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Session Information

2006 Regular Session Highlights

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Issue by Issue...

by: Brenda Hodge
(225) 342-9737


At the 2006 Regular Session of the Louisiana Legislature, legislators faced the task of continuing the efforts of rebuilding and recovery in the hurricane-impacted areas, while also focusing on policy and budgetary decisions key to building a better Louisiana in all parts of our state. With that in mind, legislators introduced over 2100 bills regarding a wide-range of subject matters including government expropriation of property, redesign of government operations in Orleans Parish, changes in Louisiana’s election laws, the use of ethanol-blended gasoline, insurance reforms, smoking and public health, business inducement measures and abortion, as well as a long list of changes in state law arising from hurricane-related issues.

The Money Matters

All things considered, Louisiana’s fiscal picture is much brighter than originally thought. In May, the Revenue Estimating Conference officially increased expected revenue collections over the February estimates by $584 million for this fiscal year and $175 million for the coming fiscal year. The additional revenues, mostly as a result of increased mineral revenues and tax collections related to rebuilding and recovery efforts, enabled the state to avoid expected shortfalls in health care and higher education programs, to restore some of the budget cuts made last fall and to better position the state to deal with hurricane recovery and preparation efforts.

The state budget issues are spread out among the various budget bills including the appropriations bill, the supplemental appropriation bills and the capital outlay bill. ACT 17 (HB 1), the operating budget for 06-07, totals $26.7 billion compared with a 05-06 operating budget as of Dec. 1, 2005 of $19.78 billion after the billion dollar budget reduction during the Nov. special session. The 06-07 budget includes $5 billion in federal funds with most of that ($4.8 billion) earmarked for the Governor’s Road Home program. If you compare the 05-06 and 06-07 budgets without the federal storm relief dollars added to both budgets, the budget growth between the two years is $167 million, or a growth rate of .89%.

Key spending issues include:

  • $95 million for a $1500 a year pay raise for teachers and other certificated personnel including therapists, librarians, guidance counselors and nurses.
  • $23 million for a $500 a year pay raise for school support workers.
  • $2.7 billion to fully fund the MFP. Generally, the MFP provides the hurricane-impacted school districts with a minimal level of support depending on their student losses and anticipated recovery. Otherwise, the formula increases the per student payment by $20 to address increased operation costs associated with insurance premiums and retirement contributions; increases funding for at-risk students; modifies the requirement that 70% of a district’s general fund be spent on instructional activities to exempt central office costs and include principal and assistant principal costs when calculating the 70% requirement and requires 50% of the basic annual increase in the MFP be spent on teacher salary increases except in those parishes where the average salary is above the SREB average (DeSoto, St. James, West Feliciana). Early reductions in funding for state mandated costs for non-public schools are restored.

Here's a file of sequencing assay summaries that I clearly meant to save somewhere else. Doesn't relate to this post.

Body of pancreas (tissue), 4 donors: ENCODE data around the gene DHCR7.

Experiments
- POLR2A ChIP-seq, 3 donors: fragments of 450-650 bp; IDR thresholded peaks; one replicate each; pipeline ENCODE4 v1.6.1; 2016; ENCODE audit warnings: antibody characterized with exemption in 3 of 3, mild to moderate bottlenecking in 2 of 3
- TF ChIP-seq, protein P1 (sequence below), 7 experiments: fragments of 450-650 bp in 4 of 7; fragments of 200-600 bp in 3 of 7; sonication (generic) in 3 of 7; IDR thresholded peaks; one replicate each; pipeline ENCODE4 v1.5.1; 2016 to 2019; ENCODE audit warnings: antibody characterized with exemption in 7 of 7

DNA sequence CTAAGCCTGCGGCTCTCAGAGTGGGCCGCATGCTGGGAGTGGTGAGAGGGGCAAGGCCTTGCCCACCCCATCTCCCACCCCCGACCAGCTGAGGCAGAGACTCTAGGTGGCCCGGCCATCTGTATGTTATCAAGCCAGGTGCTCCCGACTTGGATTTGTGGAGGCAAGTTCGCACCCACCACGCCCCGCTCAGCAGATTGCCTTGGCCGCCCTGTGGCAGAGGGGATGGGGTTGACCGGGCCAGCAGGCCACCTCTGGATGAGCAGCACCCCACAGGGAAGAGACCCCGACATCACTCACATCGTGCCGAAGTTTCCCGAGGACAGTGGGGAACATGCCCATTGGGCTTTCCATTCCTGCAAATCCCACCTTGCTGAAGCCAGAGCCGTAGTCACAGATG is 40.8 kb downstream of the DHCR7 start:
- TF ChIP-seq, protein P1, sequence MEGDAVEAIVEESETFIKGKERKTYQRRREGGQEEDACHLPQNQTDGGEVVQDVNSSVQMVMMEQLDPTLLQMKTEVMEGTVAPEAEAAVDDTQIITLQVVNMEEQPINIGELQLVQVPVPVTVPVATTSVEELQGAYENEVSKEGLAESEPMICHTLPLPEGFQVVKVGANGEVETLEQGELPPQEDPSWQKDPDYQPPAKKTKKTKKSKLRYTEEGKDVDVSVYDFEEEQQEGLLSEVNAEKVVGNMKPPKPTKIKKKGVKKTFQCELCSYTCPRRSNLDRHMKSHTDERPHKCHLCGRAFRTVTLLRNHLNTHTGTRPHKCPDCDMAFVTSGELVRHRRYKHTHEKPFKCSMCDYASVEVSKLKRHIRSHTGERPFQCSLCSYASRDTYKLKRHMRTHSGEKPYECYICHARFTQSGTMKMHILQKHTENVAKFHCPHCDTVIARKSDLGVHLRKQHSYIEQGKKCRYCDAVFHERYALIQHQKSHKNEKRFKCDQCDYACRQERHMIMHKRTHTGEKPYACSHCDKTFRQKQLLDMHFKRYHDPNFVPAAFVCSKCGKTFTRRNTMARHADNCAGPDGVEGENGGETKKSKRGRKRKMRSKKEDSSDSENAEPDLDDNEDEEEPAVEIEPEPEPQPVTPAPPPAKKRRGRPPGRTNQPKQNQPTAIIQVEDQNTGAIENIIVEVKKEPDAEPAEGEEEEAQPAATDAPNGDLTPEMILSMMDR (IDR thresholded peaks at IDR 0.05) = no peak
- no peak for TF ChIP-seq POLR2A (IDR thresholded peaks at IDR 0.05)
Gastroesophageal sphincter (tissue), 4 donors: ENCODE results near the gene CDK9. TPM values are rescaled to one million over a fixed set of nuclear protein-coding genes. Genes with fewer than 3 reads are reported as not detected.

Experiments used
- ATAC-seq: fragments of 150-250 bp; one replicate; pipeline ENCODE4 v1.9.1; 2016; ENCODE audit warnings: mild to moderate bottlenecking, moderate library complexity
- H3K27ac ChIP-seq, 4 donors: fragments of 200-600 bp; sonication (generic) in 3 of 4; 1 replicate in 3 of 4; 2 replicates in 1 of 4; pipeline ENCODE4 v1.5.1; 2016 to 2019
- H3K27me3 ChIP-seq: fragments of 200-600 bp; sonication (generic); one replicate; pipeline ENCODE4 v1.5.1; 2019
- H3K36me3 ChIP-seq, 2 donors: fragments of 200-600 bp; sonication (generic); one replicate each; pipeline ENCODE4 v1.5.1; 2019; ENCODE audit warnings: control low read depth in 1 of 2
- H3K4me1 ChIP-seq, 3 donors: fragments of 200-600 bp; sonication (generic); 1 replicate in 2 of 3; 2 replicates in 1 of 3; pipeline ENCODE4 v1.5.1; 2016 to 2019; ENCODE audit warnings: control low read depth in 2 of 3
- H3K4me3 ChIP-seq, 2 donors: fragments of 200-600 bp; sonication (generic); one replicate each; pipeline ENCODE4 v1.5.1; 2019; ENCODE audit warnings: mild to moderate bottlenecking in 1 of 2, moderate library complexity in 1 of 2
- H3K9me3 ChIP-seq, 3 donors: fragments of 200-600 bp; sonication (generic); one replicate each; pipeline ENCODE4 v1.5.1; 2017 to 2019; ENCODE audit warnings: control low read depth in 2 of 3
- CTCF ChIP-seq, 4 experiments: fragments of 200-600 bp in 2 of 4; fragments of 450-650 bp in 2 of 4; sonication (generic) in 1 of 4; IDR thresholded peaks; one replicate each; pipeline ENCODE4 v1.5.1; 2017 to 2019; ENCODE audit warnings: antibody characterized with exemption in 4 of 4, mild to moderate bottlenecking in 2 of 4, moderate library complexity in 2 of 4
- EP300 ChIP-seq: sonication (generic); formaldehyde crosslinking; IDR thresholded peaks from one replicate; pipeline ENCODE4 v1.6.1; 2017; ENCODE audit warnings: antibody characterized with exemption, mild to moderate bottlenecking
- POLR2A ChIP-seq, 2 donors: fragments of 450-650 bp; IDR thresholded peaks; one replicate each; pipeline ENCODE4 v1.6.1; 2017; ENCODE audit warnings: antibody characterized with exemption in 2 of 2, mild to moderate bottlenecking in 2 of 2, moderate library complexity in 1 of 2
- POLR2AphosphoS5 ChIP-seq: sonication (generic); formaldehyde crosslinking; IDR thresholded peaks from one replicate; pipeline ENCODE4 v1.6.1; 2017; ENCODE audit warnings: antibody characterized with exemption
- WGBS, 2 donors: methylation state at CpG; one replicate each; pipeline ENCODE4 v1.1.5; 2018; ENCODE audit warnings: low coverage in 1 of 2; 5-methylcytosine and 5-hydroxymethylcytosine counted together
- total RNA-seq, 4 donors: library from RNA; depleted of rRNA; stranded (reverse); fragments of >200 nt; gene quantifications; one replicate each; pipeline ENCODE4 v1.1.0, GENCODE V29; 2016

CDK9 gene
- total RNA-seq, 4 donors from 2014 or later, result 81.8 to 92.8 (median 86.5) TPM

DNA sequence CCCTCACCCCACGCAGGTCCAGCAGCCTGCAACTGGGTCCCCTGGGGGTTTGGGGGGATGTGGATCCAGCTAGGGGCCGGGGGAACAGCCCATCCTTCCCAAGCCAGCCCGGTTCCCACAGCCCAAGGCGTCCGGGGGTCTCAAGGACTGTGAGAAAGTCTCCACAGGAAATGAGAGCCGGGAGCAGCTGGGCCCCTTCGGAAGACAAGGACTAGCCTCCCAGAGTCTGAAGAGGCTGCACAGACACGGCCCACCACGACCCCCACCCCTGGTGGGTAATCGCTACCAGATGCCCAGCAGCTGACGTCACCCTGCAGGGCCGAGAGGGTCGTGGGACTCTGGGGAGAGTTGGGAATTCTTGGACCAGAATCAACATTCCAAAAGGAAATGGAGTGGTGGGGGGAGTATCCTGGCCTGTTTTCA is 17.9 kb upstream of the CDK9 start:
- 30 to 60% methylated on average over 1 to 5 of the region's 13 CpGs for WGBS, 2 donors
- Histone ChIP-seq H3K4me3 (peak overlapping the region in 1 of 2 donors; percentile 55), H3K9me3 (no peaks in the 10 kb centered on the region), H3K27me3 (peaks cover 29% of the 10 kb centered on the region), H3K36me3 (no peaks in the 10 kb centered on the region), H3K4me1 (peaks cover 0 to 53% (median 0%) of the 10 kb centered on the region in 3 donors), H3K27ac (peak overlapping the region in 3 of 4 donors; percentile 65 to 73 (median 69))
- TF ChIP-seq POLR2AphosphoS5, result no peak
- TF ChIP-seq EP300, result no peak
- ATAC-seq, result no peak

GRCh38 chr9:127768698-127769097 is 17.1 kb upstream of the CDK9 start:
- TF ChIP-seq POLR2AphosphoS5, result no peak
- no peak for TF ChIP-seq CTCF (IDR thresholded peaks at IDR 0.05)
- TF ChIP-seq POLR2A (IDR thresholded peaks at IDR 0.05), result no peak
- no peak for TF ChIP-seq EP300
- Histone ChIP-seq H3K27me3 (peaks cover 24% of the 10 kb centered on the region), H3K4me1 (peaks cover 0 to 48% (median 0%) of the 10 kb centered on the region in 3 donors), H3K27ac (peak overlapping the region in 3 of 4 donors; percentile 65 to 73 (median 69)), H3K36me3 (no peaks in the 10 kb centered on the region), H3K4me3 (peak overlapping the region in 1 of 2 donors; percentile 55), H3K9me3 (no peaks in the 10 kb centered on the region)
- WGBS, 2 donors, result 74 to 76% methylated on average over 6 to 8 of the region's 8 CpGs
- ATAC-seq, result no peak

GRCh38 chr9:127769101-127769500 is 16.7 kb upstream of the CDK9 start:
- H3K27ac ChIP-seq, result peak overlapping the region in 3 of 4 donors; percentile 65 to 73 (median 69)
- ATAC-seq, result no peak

• $3.5 million to enhance and expand the early childhood education program.
  • $31 million for a 5% college faculty pay raise. The Board of Regents has taken the position that the exact percentage raise provided faculty members will be decided by the administration at each institution. Some faculty may receive more than 5%, some less.
  • $15 million for targeted workforce training related to the state’s recovery efforts including training for entry level construction trades and shipbuilding.
  • $8.7 million to fund an additional 300 waiver slots for home and community-based care for the developmentally disabled and the elderly.
  • $120 million pool to reimburse private and non-profit hospitals for providing care to the needy and the underinsured.
  • $20 million, a $10 million increase over the prior year, for indigent defense.
  • $40 million to help pay down the unfunded accrued liability of the state employees’ and teachers’ retirement systems.
  • $428 million to help pay the state’s matching part of the hurricane relief dollars sent to Louisiana. So far, the state has received two bills from FEMA totaling $339.7 million.
  • $150 million revolving emergency response fund. If there is money left in the fund at the end of the 06-07 fiscal year, the Blanco administration has agreed to direct $50 million from the fund to help pay down the debt of the Louisiana Citizens Property Insurance Corp. in an effort to reduce future insurance premium increases that all policy holders pay each year to support the insurer of last resort.

Hurricane Recovery, Emergency Preparedness & Related Matters

The experience of Hurricanes Katrina and Rita exposed many inadequacies in our hurricane protection and emergency response systems as well as the need to fine tune various existing state laws to ensure the laws function properly in emergency situations.